There is no way in which Harman could account for the accumulation of powers and forces within specific objects or object constellations that violate certain relations or even deny access to them; there is no way in which objects might be distributed unequally in different networks of relations or in which relations might bind objects to conditions of extreme suffering, of suffocation, of death – and we could here speak of relations between people and their means of subsistence as much as of the relation between a company that emits toxic fumes and its surrounding biosphere. For Harman, real objects, whose materiality is entirely removed from our sensual images of it, exist in their individualised, withdrawn states in which they can be touched by sensual objects without ever really being affected.


Philosophy and simultaneously aesthetics have thus become extremely impoverished, as they have lost any concepts that could allow judgements that go beyond the question if a ‘new’ relation has been forged or not. With respect to the spectator, Harman seems to remain extremely Kantian, in the sense that for him art is fundamentally about the encounter between the artwork and the spectator and the emerging aesthetic reaction or ‘judgement’. Even though he makes clear that his conception in which the spectator becomes part of the artwork (of course only in the intentional space) is opposed to Kant’s necessary moment of ‘disinterestedness’ when encountering ‘the beautiful’, Harman remains close to Kant’s conception in that he is interested in a moment of awe and an expression of delight that the encounter between artwork and spectator can cause.40 But, instead of aiming at a Kantian differentiation of the possible aesthetic judgements and their potentially universal reach, Harman is mainly interested in the slightly misty and oblique discovery on the side of the spectator that the subjective sensual world, which he-she-it had taken for granted, has actually many different facets, in so far as real objects do not exist in any unity. Disappointingly, this sounds like a new form of relational aesthetics that has exchanged people for objects41 and now contents itself as being just another, maybe slightly more potent, form of wine-tasting.42 Any sensual reaction of awe or delight potentially holds the same value which, triggered by a different representation of the real, can forge a new relation, a new object.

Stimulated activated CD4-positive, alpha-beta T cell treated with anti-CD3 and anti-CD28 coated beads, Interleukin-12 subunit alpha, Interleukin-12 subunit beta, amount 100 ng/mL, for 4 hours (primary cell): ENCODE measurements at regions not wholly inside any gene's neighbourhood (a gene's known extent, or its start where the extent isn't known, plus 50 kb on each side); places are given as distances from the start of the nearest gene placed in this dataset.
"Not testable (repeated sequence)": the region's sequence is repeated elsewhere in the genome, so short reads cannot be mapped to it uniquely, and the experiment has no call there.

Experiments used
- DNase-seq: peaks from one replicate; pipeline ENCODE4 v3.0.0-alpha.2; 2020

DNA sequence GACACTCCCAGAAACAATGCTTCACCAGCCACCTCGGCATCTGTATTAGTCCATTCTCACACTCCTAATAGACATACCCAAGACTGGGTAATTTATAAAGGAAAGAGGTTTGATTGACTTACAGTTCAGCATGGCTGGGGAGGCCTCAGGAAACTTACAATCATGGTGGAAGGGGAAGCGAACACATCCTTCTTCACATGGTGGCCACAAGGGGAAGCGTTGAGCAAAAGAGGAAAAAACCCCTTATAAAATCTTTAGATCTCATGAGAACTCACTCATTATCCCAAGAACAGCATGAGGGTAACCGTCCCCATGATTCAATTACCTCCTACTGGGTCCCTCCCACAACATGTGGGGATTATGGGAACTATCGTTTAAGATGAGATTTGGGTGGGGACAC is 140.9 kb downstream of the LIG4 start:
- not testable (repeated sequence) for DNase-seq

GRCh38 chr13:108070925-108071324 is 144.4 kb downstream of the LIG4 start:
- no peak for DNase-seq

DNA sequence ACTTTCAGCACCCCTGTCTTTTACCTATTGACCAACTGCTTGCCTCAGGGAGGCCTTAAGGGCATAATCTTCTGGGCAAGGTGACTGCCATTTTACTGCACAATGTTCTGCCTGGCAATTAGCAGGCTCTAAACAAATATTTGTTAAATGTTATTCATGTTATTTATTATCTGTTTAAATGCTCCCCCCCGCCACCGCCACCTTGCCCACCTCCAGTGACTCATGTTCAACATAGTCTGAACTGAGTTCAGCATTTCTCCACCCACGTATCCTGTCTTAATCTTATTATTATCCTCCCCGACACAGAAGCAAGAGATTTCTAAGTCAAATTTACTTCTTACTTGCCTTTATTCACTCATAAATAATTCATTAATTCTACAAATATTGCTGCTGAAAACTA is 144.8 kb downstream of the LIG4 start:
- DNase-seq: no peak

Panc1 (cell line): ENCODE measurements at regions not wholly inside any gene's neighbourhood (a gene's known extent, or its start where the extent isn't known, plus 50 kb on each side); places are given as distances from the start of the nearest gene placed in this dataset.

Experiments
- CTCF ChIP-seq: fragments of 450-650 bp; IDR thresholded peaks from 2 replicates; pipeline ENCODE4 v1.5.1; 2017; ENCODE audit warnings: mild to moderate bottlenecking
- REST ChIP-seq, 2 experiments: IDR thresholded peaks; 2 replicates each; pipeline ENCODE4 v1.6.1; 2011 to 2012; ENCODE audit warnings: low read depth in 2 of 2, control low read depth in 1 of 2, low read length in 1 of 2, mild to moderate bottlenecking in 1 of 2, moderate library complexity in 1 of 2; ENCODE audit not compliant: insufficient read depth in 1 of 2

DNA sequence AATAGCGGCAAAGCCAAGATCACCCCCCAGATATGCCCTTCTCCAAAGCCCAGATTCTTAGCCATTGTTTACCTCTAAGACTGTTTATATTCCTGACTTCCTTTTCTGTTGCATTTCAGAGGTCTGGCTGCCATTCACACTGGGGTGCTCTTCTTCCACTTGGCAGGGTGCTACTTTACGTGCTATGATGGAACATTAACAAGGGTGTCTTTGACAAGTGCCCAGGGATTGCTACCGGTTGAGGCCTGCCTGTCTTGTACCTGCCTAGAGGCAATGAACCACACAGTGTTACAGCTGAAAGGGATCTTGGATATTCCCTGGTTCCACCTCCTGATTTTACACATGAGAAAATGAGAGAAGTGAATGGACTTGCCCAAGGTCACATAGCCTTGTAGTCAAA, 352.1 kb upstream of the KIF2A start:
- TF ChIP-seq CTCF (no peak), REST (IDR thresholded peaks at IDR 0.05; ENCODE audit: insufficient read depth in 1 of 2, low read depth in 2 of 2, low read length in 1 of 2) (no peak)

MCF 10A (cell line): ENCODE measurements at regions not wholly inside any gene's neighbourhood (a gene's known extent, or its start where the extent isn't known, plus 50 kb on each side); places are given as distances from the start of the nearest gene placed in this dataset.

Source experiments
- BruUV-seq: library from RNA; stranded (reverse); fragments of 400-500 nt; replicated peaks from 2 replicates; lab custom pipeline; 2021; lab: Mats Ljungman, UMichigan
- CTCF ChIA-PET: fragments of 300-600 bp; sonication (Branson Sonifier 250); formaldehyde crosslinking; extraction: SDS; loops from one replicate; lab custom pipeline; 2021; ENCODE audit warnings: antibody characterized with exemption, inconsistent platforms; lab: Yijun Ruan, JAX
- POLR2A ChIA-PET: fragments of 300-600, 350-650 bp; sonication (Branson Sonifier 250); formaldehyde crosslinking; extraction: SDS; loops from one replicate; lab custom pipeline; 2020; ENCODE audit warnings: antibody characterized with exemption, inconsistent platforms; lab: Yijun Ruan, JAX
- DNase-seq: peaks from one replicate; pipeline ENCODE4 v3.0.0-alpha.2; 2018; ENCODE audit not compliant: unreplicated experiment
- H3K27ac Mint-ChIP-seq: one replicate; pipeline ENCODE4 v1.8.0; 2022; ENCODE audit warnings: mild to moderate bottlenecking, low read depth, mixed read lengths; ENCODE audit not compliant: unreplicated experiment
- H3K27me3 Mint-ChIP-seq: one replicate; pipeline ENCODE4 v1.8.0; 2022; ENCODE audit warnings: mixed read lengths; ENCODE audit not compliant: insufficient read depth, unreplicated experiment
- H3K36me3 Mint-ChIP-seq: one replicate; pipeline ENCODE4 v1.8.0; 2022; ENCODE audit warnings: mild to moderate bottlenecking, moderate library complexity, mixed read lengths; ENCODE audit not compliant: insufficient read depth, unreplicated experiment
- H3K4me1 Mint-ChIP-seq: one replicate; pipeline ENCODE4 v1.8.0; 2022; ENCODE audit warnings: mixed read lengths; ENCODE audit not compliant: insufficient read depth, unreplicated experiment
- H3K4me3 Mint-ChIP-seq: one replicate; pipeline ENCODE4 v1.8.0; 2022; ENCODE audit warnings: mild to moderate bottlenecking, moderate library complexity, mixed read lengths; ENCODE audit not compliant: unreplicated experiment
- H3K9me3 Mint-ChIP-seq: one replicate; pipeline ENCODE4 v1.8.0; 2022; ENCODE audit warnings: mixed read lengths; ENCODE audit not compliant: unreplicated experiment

Meillassoux’s ‘Inaesthetics’